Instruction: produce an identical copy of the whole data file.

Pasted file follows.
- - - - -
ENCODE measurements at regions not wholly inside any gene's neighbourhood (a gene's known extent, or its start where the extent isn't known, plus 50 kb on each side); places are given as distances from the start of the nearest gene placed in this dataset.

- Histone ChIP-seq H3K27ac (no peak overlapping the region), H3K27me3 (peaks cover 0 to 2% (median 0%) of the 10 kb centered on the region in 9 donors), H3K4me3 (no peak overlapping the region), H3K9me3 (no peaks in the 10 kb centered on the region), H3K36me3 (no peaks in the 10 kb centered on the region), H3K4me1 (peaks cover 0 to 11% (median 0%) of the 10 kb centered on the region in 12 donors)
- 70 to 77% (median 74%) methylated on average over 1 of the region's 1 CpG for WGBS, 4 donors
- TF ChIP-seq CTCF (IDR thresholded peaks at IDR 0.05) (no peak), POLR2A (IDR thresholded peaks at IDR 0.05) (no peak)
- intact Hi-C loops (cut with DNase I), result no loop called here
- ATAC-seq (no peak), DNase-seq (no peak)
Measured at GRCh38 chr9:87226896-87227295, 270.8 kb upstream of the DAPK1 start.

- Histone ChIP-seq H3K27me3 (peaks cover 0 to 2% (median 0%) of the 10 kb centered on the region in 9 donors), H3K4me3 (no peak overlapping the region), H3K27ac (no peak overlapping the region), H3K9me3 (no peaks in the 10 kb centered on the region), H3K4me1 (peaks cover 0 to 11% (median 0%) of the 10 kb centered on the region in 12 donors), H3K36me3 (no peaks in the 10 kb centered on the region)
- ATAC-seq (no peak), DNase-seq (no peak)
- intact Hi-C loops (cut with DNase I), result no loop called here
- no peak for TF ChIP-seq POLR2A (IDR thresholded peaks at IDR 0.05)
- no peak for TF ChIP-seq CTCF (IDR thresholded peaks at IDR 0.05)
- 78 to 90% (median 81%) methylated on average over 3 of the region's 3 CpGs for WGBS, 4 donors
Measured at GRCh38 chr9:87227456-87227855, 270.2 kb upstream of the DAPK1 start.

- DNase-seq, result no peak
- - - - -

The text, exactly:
ENCODE measurements at regions not wholly inside any gene's neighbourhood (a gene's known extent, or its start where the extent isn't known, plus 50 kb on each side); places are given as distances from the start of the nearest gene placed in this dataset.

- Histone ChIP-seq H3K27ac (no peak overlapping the region), H3K27me3 (peaks cover 0 to 2% (median 0%) of the 10 kb centered on the region in 9 donors), H3K4me3 (no peak overlapping the region), H3K9me3 (no peaks in the 10 kb centered on the region), H3K36me3 (no peaks in the 10 kb centered on the region), H3K4me1 (peaks cover 0 to 11% (median 0%) of the 10 kb centered on the region in 12 donors)
- 70 to 77% (median 74%) methylated on average over 1 of the region's 1 CpG for WGBS, 4 donors
- TF ChIP-seq CTCF (IDR thresholded peaks at IDR 0.05) (no peak), POLR2A (IDR thresholded peaks at IDR 0.05) (no peak)
- intact Hi-C loops (cut with DNase I), result no loop called here
- ATAC-seq (no peak), DNase-seq (no peak)
Measured at GRCh38 chr9:87226896-87227295, 270.8 kb upstream of the DAPK1 start.

- Histone ChIP-seq H3K27me3 (peaks cover 0 to 2% (median 0%) of the 10 kb centered on the region in 9 donors), H3K4me3 (no peak overlapping the region), H3K27ac (no peak overlapping the region), H3K9me3 (no peaks in the 10 kb centered on the region), H3K4me1 (peaks cover 0 to 11% (median 0%) of the 10 kb centered on the region in 12 donors), H3K36me3 (no peaks in the 10 kb centered on the region)
- ATAC-seq (no peak), DNase-seq (no peak)
- intact Hi-C loops (cut with DNase I), result no loop called here
- no peak for TF ChIP-seq POLR2A (IDR thresholded peaks at IDR 0.05)
- no peak for TF ChIP-seq CTCF (IDR thresholded peaks at IDR 0.05)
- 78 to 90% (median 81%) methylated on average over 3 of the region's 3 CpGs for WGBS, 4 donors
Measured at GRCh38 chr9:87227456-87227855, 270.2 kb upstream of the DAPK1 start.

- DNase-seq, result no peak